5 Things I’ve Learned Working in a Start-Up

The journey continues

I feel as though I’m starting to reap the rewards of the foundations I’ve been building over the last few months in my Product Management / UX Design role at Konsileo. So what have I learned so far?

1. Establishing a process is an iterative process

When I first joined the start-up there was no UX, Product Management or Development process in place. They hadn’t needed one before! However, our developers were due to kick-off on Sprint 1 to build our MVP so the pressure was on.

I naively thought I could walk in and simply apply the exact process I’d been taught at General Assembly. Although it provided a wonderful foundation, I was now in the real world working on an agile project… the process had to be adapted.

I’ve also realised it how vital it is that the process works for everyone on the team. If it doesn’t, we risk the sprint collapsing and our release plan to fail. To mitigate this, after each two-week sprint we hold a retrospective meeting with the developers, testers and myself to discuss what went well, what didn’t go well and how we could improve next time. It proves invaluable as issues that I might not be aware of can be brought to my attention and resolved. We tweak each sprint based on feedback and suggestions and together we’re continually improving and strengthening our process.

2. Sketch, sketch, sketch!

When I started designing the Konsileo app, I would draw a couple of very quick sketches in my notepad before turning them into hi-fi wireframes.

When testing these hi-fi designs with users, I discovered I needed to make significant changes to the designs. I also became frustrated when users focused on details that were not meant to form part of the testing e.g. “Our policy numbers are letters and numbers, not just letters”. (I don’t care what a policy number looks like, I just need to know if you need to see it and whether it make sense to place it there on the screen!)

I’m not precious about my designs but I was annoyed at myself for wasting time making pain-staking hi-fi wireframes that had to be scrapped.

Now I spend much more time drawing in my notepad. Sketching with pen and paper so quick and it’s an easy way to validate certain decisions or the flow of the app e.g. what elements should form the dashboard. Showing these sketches to stakeholders more often is saving me a lot of time and has the added benefit that rough sketches are already imperfect so users focus less on the minute details and more on the concept and journey through the screens.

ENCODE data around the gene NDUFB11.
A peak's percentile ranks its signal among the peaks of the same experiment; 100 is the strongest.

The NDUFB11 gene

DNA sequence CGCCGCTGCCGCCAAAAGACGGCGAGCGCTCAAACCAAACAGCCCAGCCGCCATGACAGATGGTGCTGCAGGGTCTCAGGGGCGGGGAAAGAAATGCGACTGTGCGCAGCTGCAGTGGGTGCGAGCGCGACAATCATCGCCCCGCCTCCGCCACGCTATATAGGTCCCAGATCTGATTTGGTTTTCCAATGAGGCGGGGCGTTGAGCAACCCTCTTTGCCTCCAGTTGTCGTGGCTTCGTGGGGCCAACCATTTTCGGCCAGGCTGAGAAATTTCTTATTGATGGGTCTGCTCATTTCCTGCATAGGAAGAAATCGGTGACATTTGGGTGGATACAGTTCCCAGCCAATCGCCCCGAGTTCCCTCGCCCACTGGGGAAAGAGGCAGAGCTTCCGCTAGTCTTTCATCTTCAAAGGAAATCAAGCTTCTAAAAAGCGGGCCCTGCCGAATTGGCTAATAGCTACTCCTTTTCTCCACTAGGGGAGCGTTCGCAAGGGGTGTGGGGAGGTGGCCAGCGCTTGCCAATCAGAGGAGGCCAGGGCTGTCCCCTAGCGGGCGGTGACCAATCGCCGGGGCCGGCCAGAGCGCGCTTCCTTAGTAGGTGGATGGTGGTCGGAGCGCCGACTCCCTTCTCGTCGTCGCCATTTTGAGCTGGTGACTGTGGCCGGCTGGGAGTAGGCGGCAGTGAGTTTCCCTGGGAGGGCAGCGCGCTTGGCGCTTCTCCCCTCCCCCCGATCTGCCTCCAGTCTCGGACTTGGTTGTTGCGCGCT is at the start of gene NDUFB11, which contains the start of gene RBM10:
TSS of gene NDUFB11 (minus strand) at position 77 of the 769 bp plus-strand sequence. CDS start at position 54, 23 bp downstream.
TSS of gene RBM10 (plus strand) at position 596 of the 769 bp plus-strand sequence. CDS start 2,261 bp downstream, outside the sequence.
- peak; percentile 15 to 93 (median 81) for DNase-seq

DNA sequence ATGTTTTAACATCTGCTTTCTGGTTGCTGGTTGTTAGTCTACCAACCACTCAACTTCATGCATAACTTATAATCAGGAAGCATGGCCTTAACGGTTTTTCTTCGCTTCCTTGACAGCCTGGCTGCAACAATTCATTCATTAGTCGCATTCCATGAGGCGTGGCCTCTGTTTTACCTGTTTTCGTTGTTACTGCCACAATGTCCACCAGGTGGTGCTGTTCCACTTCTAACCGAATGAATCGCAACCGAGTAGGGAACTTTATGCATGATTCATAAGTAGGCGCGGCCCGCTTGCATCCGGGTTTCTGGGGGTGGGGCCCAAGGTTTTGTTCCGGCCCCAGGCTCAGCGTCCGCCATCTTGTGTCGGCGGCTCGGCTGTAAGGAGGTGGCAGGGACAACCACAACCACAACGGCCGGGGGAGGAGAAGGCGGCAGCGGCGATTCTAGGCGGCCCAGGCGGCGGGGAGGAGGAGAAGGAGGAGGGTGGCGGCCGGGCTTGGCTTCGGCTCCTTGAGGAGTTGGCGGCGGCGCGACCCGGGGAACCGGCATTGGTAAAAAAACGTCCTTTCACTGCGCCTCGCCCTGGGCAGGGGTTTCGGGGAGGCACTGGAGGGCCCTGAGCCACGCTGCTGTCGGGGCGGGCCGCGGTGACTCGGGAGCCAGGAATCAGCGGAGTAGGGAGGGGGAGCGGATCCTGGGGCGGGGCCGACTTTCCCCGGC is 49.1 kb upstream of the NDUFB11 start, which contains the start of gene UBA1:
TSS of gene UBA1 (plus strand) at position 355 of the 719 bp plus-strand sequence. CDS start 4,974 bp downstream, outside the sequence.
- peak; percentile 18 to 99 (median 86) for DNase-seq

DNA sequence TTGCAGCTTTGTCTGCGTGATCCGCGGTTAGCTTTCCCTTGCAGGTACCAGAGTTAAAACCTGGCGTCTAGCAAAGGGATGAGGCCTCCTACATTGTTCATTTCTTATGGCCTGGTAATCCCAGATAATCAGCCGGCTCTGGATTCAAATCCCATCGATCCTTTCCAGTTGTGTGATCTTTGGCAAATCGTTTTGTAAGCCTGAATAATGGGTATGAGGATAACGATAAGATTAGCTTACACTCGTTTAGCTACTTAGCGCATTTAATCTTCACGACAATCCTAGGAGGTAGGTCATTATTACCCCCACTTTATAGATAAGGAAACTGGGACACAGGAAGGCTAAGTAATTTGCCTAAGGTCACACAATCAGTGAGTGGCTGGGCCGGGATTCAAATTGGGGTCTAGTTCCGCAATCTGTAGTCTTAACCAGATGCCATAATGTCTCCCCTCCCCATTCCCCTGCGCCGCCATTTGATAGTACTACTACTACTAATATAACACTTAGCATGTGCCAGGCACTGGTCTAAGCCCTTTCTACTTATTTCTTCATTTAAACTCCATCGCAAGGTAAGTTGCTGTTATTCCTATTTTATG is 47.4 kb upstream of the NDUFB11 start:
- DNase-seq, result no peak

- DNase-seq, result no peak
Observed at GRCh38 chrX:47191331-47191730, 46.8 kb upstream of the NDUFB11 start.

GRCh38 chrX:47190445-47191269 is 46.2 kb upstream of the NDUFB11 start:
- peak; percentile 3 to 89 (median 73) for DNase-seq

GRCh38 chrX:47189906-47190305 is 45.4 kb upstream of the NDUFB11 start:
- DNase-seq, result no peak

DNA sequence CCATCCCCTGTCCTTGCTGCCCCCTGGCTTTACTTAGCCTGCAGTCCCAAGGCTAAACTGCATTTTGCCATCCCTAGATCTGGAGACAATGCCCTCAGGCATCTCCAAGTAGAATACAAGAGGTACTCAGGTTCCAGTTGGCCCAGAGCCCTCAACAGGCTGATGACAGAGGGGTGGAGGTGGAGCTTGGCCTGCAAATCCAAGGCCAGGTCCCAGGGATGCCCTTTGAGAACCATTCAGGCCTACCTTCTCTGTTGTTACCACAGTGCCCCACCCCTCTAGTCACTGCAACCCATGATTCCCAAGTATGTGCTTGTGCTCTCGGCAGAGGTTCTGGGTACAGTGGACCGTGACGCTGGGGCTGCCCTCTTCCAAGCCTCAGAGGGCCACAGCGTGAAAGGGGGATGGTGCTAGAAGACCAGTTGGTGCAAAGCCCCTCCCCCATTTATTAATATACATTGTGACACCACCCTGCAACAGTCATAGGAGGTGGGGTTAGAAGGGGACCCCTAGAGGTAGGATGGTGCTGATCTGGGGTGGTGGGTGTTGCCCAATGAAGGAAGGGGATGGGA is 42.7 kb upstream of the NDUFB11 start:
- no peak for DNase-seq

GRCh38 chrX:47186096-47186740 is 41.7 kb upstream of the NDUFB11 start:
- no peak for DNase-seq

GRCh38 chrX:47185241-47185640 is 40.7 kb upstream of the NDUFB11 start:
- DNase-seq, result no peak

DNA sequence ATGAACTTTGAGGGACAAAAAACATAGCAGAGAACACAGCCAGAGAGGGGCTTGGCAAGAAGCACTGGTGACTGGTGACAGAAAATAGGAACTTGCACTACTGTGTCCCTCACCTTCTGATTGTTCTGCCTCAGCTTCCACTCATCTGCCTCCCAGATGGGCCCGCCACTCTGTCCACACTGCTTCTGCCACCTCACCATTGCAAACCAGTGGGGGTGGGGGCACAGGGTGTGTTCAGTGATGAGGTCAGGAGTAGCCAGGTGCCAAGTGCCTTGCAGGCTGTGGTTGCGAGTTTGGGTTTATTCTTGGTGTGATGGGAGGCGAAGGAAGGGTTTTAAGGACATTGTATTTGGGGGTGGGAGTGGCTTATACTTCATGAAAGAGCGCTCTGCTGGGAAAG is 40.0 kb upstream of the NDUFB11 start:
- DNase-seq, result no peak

3. Benefits of being part of a diverse team

I’ve grown to really appreciate the diversity of my small but eclectic team. It’s made up of people with big personalities, contrasting skills and varying backgrounds.

At first I struggled to find synergy… but on reflection I think it’s something that just takes a bit of time. It’s important to understand different working styles and be able to adapt in certain situations in order to get the best out of your team.

We couldn’t build this product if we were all the same type of person — we need differing opinions and expertise to ensure we cover all aspects of the development and growth of our product and the company.

I’ve learned an awful lot from the people around me and my eyes have been opened to new ways of looking at or approaching things.

4. Everything is a remix

We all take inspiration from things that are already out there — nothing is truly original. In fact, there’s a great video about it online:

https://vimeo.com/139094998

I want the Konsileo app to meet with common user conventions so that it feels intuitive to use and familiar. When designing certain elements such as a communication log, input forms or search results screens, I’ve been looking to other companies and their websites and apps so see how they’ve tackled the same complexities in design. In particular, I’ve taken inspiration from companies who are celebrated for their excellent user experiences such as the new Salesforce design, Mailchimp, Xero and HiOscar.

5. Frequently read industry-related articles

Being in a UX / Product team of 1 can be a little lonely at times and means I don’t get the benefits of working in a larger UX team such as learning from more senior designers or a support network to bounce my ideas off. So each day I try to read at least one industry-related article. It could be InsurTech news, a UX blog, Product Management tips… anything that I feel is interesting, relevant and will broaden my knowledge.

I’ve downloaded Pocket, an awesome little app which allows me to save articles and read them on my commute to and from work. I’ll tweet or recommend any that particularly stand out to me. I’ve found it’s really paid off! I know much more about current trends, news and differing opinions of influencers and I feel my designs are improving because of it.


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